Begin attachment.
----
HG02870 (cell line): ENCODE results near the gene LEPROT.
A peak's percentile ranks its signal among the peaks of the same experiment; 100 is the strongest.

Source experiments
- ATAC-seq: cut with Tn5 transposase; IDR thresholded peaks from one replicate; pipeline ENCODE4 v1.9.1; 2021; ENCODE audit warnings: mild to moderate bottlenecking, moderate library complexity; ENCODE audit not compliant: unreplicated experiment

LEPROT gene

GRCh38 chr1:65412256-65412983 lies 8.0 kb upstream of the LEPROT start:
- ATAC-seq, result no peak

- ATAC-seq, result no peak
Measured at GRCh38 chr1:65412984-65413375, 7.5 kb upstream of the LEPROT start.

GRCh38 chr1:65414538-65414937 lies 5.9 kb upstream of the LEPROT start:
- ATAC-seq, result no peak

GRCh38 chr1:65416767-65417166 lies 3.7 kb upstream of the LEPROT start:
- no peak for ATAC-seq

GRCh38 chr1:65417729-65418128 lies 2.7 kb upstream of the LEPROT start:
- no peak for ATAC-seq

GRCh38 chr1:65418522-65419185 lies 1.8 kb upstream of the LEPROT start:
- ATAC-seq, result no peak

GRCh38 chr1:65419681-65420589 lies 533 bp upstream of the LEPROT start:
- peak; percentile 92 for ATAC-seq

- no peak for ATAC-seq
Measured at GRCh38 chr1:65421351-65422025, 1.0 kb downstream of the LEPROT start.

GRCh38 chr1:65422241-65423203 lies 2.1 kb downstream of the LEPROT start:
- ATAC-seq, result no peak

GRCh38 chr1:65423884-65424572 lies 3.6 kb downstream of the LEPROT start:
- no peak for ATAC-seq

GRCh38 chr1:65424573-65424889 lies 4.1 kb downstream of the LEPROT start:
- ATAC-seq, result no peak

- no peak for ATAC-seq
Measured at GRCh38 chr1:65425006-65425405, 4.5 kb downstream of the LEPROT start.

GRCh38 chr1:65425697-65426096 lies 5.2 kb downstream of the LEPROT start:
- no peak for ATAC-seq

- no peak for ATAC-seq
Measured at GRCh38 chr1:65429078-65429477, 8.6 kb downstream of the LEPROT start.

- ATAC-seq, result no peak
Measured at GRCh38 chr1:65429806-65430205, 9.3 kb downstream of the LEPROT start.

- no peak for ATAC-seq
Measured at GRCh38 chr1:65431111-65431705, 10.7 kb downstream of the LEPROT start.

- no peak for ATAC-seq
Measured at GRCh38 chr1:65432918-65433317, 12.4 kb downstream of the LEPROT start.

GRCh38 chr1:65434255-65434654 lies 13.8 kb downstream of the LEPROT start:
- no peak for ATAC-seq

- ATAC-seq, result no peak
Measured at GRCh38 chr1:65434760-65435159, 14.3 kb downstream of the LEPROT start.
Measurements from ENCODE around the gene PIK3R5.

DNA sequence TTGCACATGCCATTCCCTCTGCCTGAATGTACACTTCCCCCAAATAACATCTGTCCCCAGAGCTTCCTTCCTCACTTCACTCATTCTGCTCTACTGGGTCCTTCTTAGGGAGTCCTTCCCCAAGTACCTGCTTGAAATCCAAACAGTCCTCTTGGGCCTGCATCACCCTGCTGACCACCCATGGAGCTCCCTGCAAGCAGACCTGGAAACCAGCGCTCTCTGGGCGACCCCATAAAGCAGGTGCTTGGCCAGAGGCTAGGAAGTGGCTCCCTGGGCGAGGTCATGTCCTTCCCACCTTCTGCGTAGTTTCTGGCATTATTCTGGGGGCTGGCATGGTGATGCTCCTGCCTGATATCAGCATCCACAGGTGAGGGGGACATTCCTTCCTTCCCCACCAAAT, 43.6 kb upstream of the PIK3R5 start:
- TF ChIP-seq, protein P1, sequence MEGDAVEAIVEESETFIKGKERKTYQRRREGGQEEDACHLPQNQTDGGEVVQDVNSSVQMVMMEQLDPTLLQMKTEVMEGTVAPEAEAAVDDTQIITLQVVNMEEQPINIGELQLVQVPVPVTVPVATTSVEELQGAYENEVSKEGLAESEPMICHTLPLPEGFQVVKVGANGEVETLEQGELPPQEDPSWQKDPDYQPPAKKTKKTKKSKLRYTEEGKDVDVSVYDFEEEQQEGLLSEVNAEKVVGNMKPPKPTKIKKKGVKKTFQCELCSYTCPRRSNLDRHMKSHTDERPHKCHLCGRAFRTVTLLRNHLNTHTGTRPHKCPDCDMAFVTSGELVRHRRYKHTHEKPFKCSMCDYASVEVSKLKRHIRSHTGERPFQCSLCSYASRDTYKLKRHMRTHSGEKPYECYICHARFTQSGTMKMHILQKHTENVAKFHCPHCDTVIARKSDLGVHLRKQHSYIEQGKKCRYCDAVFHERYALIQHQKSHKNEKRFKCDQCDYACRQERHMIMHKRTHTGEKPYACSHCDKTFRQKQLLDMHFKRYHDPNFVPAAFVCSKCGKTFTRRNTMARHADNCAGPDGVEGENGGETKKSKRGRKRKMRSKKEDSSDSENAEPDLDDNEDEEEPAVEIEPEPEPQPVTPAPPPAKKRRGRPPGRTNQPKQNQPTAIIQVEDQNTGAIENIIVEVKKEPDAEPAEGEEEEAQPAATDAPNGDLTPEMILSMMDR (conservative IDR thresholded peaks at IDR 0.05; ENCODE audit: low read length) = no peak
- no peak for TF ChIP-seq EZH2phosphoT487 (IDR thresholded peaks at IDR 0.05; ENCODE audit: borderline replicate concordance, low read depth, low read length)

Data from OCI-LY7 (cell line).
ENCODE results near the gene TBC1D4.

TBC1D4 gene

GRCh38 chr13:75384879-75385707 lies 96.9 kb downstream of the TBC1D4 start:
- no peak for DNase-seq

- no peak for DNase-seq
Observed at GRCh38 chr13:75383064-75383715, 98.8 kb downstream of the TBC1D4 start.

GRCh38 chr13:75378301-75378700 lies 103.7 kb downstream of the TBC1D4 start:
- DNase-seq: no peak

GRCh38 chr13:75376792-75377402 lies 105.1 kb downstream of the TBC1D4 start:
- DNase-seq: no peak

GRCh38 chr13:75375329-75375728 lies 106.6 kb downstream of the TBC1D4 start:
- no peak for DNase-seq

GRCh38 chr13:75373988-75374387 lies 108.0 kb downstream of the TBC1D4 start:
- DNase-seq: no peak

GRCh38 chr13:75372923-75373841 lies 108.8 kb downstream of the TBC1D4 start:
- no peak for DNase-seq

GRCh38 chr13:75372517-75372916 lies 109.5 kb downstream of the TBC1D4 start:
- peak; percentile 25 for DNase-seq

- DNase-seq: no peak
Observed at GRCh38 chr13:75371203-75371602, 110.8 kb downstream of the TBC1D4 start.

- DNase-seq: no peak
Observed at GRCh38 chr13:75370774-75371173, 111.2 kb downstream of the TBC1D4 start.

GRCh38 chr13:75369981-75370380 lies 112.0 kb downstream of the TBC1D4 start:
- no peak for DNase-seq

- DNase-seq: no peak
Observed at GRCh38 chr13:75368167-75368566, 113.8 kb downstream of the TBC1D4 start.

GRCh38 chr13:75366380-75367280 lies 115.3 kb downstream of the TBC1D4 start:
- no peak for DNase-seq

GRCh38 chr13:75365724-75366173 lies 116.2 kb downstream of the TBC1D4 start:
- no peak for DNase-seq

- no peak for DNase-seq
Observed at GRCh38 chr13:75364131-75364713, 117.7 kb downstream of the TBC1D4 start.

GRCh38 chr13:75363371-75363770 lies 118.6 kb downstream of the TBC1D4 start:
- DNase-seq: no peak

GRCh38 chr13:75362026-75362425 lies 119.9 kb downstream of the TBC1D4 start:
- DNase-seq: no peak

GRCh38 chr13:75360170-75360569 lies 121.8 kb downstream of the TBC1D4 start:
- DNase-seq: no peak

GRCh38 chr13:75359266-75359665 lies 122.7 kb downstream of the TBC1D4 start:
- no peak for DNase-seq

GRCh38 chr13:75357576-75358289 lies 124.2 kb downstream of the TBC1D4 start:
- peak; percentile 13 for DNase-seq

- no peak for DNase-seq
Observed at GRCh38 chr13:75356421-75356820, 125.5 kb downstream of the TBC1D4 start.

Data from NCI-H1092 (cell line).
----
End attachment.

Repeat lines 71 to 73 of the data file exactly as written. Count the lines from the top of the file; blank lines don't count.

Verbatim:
GRCh38 chr13:75369981-75370380 lies 112.0 kb downstream of the TBC1D4 start:
- no peak for DNase-seq

- DNase-seq: no peak